Some of what you learn in business school may be wrong!
We’re sorry to be such downers to those of you who just received your MBA (congratulations, by the way), and those of you getting ready to start business school (congrats to you, too). But the truth is, there are some “best practices” taken as gospel at many business schools that may actually do your company—and, by extension, your career—more harm than good. Here are some bits of management gospel you should question:
Structure follows strategy
This may be true up to a point, but like many B-school truisms, it breaks down in the face of complexity. If your organization has to meet many conflicting requirements, and you create many structures to address them—compliance departments, quality assurance departments, safety czars, logistics czars, units in charge of standardization, and units in charge of customization—then you wind up with burdensome rules, contradictory demands, and breakdowns in work processes.
When you have too many structures, you deter teamwork and cooperation, which causes people to disengage. Then performance suffers. Especially when requirements conflict with each other (you need both standardization and customization), that’s when you need to harness people’s judgment. That demands engagement and cooperation—not new strategies and structures.
Effectiveness and change start with tackling mindset
That’s a top-down management view if there ever was one. Ask frontline workers what turns their attitude black and you’re likely to hear how frustrated they are by their inability to influence a situation or opportunity. Forget workers’ mindsets and give them more power. That’s how you inspire effectiveness and positive change.
Size makes organizations complicated
We’ve seen plenty of small companies twisted in knots by unnecessarily complicated organizations. At any size, when you try to meet performance goals by creating too many structures or conflicting structures, you get complicated and performance takes a hit. We’ve also seen that it’s possible for a big organization to stay simple and nimble. Bristol-Myers Squibb is an example of a large organization that has avoided getting complicated, and reaped the benefits.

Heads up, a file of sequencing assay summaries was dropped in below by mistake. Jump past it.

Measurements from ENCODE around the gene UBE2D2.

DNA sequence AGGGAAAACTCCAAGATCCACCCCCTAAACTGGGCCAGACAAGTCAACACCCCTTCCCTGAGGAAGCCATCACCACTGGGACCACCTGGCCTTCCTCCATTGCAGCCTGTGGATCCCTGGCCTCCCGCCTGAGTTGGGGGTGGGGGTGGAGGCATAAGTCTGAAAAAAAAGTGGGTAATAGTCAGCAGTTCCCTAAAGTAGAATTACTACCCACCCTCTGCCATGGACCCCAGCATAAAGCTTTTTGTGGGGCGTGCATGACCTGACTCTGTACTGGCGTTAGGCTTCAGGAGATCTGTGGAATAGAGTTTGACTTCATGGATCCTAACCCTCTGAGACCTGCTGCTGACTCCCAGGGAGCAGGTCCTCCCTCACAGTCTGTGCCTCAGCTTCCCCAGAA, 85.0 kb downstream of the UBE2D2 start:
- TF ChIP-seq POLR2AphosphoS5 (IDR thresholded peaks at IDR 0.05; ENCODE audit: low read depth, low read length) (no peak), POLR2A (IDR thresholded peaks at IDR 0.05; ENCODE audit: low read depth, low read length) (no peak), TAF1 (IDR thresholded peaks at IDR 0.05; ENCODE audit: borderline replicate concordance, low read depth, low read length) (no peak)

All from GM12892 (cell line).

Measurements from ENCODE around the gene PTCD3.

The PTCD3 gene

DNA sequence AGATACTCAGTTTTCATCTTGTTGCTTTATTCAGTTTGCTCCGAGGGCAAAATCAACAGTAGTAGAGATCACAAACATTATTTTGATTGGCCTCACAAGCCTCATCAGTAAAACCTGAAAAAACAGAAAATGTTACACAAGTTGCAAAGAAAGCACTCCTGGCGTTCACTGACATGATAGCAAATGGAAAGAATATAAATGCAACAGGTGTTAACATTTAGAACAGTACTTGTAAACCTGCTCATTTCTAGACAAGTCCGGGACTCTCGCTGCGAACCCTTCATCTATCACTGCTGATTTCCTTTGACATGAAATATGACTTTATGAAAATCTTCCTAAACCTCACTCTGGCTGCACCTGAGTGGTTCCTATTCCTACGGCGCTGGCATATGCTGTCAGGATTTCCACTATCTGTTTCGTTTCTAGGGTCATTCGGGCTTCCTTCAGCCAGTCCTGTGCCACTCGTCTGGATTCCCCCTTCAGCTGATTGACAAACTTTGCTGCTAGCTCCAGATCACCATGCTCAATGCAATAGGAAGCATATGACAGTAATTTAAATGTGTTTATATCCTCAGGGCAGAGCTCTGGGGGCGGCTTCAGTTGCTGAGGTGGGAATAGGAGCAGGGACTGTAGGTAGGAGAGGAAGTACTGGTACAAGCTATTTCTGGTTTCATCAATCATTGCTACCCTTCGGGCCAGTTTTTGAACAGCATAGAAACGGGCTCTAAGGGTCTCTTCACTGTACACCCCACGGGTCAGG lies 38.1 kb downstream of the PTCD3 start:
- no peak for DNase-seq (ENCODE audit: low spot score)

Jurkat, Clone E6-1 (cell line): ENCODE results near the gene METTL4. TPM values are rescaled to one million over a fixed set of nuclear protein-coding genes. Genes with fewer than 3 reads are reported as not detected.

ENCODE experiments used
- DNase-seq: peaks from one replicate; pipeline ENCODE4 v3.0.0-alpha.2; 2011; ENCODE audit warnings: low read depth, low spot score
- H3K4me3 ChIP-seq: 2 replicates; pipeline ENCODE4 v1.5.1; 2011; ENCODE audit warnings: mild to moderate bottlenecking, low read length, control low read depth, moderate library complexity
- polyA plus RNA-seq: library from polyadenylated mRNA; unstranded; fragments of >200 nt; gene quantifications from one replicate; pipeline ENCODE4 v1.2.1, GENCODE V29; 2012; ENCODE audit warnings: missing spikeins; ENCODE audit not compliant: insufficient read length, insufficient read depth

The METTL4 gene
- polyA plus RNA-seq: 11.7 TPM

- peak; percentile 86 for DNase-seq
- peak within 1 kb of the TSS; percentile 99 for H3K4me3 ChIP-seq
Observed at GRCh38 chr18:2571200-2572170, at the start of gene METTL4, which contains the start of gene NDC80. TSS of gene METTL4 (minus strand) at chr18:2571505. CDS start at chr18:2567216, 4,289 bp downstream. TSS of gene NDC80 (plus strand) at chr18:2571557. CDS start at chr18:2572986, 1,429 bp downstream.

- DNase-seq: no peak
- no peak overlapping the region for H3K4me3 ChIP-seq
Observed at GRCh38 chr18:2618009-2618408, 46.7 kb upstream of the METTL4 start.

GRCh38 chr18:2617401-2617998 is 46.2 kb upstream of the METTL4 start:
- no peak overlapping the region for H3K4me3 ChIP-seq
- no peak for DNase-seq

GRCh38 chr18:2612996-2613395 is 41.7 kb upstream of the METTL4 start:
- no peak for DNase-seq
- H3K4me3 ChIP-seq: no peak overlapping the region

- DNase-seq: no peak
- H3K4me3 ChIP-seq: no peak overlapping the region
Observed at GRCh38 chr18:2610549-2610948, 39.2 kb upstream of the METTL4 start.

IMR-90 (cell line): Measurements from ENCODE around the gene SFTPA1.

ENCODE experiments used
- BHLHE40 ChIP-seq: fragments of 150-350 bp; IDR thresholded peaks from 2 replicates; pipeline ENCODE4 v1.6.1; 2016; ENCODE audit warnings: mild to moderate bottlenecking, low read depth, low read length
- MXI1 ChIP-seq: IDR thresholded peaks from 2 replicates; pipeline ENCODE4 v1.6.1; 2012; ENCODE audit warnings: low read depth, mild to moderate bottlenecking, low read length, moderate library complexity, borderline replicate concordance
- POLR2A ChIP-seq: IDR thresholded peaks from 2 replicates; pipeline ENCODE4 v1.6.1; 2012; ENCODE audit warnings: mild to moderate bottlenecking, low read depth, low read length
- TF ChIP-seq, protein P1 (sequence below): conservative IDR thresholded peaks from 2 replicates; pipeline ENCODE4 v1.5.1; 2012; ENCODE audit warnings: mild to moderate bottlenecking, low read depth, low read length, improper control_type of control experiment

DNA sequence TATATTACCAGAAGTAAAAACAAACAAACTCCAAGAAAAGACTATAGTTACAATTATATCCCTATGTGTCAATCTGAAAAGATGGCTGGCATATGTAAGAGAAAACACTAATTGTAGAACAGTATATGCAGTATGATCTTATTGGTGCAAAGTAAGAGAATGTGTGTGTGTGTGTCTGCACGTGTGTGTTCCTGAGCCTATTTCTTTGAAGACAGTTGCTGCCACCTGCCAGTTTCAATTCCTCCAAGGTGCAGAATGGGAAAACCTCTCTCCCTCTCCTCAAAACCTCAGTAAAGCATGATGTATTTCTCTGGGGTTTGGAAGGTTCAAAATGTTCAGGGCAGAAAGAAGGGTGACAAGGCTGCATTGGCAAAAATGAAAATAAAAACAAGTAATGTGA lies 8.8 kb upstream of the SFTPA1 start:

The harder it is to get people to do something, the stronger the incentives need to be
Most people think of incentives in terms of title or money. But in many situations, these have a limited impact. One of the results of complexity is that it’s hard to provide incentives to meet conflicting demands. In a vehicle maker we worked with, the incentive to make products easier to repair (as opposed to easier to build, or more customizable) was less than 1 percent of total compensation. And incentives won’t have an impact if it’s against someone’s interests to do what you need done.
Here’s a different view: Strengthen incentives by removing things that stand in the way. People won’t do something like reporting safety problems in a timely manner, if they believe the behavior would put them at risk of punishment for delays if equipment goes out of service to address the problem. To create the behavior you want, remove the risk of blowback.
More rules give managers control over those to whom the rules apply
More control isn’t what organizations need. They need to be agile and responsive, and that requires workers who can act and cooperate on their own. Rules take power away from leaders, whose job it is to make people do what they wouldn’t do spontaneously. The more rules, the smaller the role of leadership. Instead, find ways to give line managers and employees the confidence and encouragement to do more on their own and cooperate with other teams.
Successful transformation requires that people realize change is in their common interest
The thing about common interest is that before you can get to the common good, people have to believe their own interests are being met. To transform an organization or culture, change the goals, resources, and constraints so that it’s personally beneficial and rational for people to do what you need them to do.
Enhancing individual skills equals better results for the organization
You’ll hear a lot about training and expanding the skills of employees. But individual skills matter little if cooperation does not happen. The performance of an organization truly improves only when people cooperate.
Measure individual behaviors to make things happen
Individual behaviors don’t account for everything that happens in a workplace. Cooperation means coming together to produce a single result. What percentage of the result did each individual produce? You can measure individual inputs and overall output, but not the effect of teamwork in producing the outcome. Thus, the more you measure individuals, the more you may wind up deterring cooperation. To promote cooperation, rely on the judgment of good managers, not pseudo-precise metrics.
Teams have to get along
Not all work conflicts are bad. What matters is not whether people work smoothly with each other, but what results they produce. When people cooperate, there is often conflict and even anger. This can be a good thing—a sign that people are working through any issues. Conflict is often the proof that real cooperation is happening.